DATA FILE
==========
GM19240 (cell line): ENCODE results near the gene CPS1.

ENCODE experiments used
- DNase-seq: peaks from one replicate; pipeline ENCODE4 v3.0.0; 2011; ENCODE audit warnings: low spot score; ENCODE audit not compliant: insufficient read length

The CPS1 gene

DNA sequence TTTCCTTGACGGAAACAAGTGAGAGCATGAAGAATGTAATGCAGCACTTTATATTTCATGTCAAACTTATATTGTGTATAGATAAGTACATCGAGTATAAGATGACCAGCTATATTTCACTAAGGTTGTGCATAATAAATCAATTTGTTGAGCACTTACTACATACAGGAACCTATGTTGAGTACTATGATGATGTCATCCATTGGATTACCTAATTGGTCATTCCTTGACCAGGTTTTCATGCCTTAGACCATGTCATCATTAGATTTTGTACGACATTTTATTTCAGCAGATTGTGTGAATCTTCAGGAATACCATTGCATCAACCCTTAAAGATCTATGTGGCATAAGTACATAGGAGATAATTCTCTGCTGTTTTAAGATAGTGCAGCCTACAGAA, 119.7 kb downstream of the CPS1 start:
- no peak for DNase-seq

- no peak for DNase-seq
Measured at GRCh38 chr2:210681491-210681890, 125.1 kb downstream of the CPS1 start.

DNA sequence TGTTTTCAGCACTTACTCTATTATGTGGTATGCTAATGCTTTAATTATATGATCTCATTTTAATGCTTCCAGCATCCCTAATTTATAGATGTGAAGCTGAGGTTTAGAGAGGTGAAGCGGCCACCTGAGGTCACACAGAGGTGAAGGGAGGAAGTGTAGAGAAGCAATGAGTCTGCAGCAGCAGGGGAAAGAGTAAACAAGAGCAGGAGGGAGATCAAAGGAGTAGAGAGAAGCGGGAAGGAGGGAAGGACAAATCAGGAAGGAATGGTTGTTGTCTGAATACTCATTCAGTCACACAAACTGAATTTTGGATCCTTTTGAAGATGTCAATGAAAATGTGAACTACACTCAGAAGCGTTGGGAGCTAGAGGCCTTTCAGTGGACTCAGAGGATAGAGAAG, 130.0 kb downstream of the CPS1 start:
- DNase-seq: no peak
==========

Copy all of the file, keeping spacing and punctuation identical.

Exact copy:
GM19240 (cell line): ENCODE results near the gene CPS1.

ENCODE experiments used
- DNase-seq: peaks from one replicate; pipeline ENCODE4 v3.0.0; 2011; ENCODE audit warnings: low spot score; ENCODE audit not compliant: insufficient read length

The CPS1 gene

DNA sequence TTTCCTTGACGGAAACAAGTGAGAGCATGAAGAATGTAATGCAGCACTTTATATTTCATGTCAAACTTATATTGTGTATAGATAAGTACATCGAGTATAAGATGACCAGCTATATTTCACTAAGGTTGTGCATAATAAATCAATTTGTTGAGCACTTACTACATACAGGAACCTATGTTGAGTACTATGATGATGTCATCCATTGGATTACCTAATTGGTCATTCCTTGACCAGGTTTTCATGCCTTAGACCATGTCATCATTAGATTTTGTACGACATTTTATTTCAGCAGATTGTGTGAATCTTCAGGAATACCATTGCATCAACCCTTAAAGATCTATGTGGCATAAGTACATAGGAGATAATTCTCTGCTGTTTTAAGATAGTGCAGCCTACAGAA, 119.7 kb downstream of the CPS1 start:
- no peak for DNase-seq

- no peak for DNase-seq
Measured at GRCh38 chr2:210681491-210681890, 125.1 kb downstream of the CPS1 start.

DNA sequence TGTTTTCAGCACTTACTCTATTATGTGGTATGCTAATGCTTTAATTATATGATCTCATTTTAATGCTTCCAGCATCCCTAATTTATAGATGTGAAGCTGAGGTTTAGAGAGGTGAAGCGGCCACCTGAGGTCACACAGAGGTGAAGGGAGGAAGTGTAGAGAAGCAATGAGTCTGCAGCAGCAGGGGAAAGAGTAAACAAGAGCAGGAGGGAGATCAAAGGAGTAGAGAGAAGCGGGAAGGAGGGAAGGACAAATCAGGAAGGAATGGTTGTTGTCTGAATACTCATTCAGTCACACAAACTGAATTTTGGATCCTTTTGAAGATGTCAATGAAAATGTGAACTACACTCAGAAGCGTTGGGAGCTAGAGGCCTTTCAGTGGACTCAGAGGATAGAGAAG, 130.0 kb downstream of the CPS1 start:
- DNase-seq: no peak